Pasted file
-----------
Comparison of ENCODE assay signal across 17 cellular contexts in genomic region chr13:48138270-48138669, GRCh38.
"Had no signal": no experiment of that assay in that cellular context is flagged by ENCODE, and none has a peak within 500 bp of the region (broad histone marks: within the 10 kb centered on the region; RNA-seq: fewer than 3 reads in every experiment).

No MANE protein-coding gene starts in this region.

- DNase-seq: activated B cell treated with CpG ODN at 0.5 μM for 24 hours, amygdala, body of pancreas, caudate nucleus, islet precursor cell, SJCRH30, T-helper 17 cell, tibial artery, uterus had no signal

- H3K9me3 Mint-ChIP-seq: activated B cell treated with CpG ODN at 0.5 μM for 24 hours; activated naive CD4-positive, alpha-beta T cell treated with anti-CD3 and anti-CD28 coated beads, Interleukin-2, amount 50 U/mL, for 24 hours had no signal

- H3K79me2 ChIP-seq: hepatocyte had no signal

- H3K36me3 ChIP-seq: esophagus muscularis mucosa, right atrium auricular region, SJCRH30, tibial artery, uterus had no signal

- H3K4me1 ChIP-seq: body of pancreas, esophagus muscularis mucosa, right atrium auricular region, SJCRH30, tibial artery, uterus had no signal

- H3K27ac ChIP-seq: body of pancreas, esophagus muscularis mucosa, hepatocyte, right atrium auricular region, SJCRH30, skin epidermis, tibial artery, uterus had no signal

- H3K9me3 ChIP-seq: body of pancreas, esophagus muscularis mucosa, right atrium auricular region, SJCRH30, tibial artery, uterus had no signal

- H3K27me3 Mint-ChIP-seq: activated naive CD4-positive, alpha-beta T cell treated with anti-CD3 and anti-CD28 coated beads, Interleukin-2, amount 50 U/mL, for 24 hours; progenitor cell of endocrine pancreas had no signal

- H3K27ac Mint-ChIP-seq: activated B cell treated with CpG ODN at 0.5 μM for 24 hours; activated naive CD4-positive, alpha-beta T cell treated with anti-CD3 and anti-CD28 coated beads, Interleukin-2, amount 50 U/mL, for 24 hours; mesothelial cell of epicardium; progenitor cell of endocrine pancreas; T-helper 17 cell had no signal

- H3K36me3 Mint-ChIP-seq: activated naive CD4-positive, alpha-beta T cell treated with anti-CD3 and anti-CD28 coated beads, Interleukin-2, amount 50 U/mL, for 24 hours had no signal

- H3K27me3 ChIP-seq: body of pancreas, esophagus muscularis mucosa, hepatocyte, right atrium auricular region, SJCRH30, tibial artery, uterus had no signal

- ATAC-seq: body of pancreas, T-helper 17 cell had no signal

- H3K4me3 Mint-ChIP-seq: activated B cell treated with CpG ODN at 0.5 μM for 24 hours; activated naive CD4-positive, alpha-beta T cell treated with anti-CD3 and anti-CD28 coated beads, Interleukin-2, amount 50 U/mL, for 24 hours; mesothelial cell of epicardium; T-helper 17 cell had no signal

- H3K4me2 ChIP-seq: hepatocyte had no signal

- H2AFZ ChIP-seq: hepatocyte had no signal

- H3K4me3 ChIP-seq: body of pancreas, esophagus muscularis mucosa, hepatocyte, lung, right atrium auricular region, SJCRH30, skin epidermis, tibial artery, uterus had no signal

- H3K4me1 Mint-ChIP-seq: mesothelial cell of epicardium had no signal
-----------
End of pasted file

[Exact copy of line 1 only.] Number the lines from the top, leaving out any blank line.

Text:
Comparison of ENCODE assay signal across 17 cellular contexts in genomic region chr13:48138270-48138669, GRCh38.